Thursday, December 8, 2016

Final Assignment Anthology

           Throughout this semester in “Food, Feelings & Film,” we focused on developing our writing skills through looking at short stories, articles, and films, interpreting them, and writing about them using various approaches. A major way that we developed our writing skills was by composing small pieces on our assignment blog, and in these blog posts, we wrote various types of posts. One of the approaches was writing personal anecdotes, such as my pieces “A Woman’s Relationship with Food,” “The Cookie that Keeps Me Glued Together,” and “Waffles by the Lake.” Writing this genre enabled me to write something intimate, so I was able to work on diction to elicit the emotions that I felt.

Other writing assignments, such as “Sustainability and Buying/Eating Locally” and “Reaction to Buzzfeed Videos,” also allowed me to discuss my ideas and experiences, but the main theme of these posts came from other works or videos. This allowed me to work on connecting my ideas with evidence and other pieces. While informal, writing for the assignment blog allowed me to strengthen my writing by allowing me to repeat my writing process until I solidified it and became very comfortable with it. The various opportunities to revise throughout the semester also allowed me to reflect over my writing and to learn how to strengthen it. The posts that I revised and included below are the posts that I believe represent my progression throughout the semester and posts that I enjoyed writing because they had an impact on me personally or on my writing style and process.

Reaction to Buzzfeed Videos

           The posts I wrote for the assignment blog allowed me to achieve the course’s learning outcomes that are outlined on the course’s syllabus. All of these posts allowed me to “draw on an arsenal of key terms for writing” and “compose texts in multiple genres, using and engaging multiple modes” since we had a variety of posts, ranging from personal essays to photo essays (Learning Objectives 1 and 2). I especially learned from these two learning objectives how important a controlling idea is in every piece and how important it is to have this controlling idea in mind while writing. This is one major way my writing process has changed. Even in my more personal pieces, such as "A Woman's Relationship with Food," I had a controlling idea and purpose in writing it other than simply because it was assigned. This assignment allowed me to share my personal take on society's standards for women and how unjust they are to prove how "this causes women to have a love-hate relationship with food."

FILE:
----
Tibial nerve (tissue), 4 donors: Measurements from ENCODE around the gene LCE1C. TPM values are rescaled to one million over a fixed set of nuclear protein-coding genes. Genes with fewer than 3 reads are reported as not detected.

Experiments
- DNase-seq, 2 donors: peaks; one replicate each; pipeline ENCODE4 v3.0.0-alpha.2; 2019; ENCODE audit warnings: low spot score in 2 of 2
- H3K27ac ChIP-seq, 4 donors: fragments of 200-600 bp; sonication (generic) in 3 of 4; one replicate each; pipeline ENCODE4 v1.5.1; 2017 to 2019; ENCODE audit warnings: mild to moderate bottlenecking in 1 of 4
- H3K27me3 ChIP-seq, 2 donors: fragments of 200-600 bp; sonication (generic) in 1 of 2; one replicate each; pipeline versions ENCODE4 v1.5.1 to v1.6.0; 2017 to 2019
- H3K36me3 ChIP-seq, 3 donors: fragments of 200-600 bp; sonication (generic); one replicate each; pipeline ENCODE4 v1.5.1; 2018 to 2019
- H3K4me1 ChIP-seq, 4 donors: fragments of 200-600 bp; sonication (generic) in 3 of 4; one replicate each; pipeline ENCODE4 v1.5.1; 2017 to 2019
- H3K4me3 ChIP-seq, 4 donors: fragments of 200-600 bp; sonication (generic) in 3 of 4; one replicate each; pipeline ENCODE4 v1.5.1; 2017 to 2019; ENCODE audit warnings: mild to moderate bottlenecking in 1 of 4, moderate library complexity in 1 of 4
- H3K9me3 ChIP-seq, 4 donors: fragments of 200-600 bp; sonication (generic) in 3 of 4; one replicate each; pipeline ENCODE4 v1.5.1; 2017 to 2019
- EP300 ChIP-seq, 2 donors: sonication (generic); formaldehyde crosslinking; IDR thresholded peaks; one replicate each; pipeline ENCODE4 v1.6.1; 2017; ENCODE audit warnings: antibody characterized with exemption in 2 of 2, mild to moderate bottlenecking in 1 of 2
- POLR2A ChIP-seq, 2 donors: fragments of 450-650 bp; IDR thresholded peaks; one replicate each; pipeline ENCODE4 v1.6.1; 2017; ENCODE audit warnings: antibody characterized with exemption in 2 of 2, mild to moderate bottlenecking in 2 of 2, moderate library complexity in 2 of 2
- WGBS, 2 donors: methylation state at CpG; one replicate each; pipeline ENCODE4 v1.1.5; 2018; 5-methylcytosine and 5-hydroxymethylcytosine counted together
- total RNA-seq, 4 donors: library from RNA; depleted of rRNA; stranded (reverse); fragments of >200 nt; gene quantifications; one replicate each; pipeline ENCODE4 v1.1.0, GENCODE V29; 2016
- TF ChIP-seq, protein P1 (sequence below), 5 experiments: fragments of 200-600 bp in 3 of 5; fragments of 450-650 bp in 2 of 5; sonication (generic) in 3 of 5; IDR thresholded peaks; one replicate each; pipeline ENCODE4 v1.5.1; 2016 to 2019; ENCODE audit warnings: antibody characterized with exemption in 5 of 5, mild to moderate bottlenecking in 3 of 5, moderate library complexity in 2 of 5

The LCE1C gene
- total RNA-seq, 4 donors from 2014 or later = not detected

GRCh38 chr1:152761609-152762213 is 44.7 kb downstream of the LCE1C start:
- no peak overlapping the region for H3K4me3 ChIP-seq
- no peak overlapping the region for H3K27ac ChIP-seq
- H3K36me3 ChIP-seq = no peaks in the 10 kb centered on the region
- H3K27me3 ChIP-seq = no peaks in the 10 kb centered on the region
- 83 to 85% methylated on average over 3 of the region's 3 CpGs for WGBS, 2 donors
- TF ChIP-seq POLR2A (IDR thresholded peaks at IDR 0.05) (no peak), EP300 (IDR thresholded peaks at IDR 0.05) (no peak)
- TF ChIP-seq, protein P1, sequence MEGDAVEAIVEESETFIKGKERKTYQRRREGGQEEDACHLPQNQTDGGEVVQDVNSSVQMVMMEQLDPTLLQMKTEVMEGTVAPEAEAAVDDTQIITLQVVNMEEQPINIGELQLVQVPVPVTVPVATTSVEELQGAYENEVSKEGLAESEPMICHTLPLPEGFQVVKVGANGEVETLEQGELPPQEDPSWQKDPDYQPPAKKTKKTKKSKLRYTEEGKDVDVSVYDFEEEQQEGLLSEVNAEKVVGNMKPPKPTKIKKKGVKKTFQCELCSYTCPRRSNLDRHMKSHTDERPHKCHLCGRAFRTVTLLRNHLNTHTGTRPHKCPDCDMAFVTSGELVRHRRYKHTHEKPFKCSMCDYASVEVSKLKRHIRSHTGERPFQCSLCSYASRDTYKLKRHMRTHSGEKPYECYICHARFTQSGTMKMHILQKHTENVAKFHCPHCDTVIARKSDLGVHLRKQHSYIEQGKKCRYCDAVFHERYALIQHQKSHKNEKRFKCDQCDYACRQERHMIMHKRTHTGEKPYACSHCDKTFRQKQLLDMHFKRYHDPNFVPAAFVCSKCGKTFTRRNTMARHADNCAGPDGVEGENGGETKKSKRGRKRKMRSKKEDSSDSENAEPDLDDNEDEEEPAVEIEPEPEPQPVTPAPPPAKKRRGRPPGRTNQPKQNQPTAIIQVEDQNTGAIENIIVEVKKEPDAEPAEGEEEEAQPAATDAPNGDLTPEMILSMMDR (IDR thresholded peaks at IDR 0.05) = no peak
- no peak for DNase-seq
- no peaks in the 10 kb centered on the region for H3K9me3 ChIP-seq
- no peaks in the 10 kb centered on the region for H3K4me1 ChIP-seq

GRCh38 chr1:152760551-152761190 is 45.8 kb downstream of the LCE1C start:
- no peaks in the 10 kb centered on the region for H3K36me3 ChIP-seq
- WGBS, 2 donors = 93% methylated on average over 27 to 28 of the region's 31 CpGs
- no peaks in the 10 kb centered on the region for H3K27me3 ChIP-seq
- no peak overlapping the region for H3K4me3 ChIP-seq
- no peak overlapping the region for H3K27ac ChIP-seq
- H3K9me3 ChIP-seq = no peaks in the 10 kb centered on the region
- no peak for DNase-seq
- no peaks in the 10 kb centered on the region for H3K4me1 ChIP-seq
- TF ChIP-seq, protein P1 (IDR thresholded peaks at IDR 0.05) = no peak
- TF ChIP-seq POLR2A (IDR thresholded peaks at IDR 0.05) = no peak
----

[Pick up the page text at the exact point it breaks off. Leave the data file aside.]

In these more personal essays, I was able to “write both academically and expressively” (Learning Objective 4). For example, in “The Cookie that Keeps Me Glued Together,” we imitated the piece “Eating the Hyphen” that combined a personal anecdote about a food with the dictionary definition of the food and a clear controlling idea that explains the purpose for discussing the food, which for me was to show how “these cookies know how to make a bad day good, how to make a good day great, how to make a great day the best day.” That piece, “Sustainability and Buying/Eating Locally,” and “Reaction to Buzzfeed Videos” are all pieces that also incorporate Learning Objective 3 that says to “select, summarize, analyze, synthesize, and evaluate the ideas of others as you undertake scholarly inquiry in order to produce your own arguments.” Through writing the post “Reaction to Buzzfeed Videos,” I evaluated their reactions to the fast food version of their cultural dishes, which were generally not positive, and then I analyzed what these reactions meant and Buzzfeed’s purpose in making this video. Through doing this, I was able to discuss how “all three of [the] videos stress the difference between authentic cuisine and our Americanized ideas of what it is” and the implications of that.
          By revising the pieces above, I was able to “[understand] that writing is an open process which entails later invention and re-writing” and “constructively critique [my] own work” (Learning Objectives 5 and 6). I truly discovered for the first time through revising these pieces, and revising some of them multiple times, how a piece can always be improved by changing big things such as the structure or even minuscule things, such as a verb or an adjective.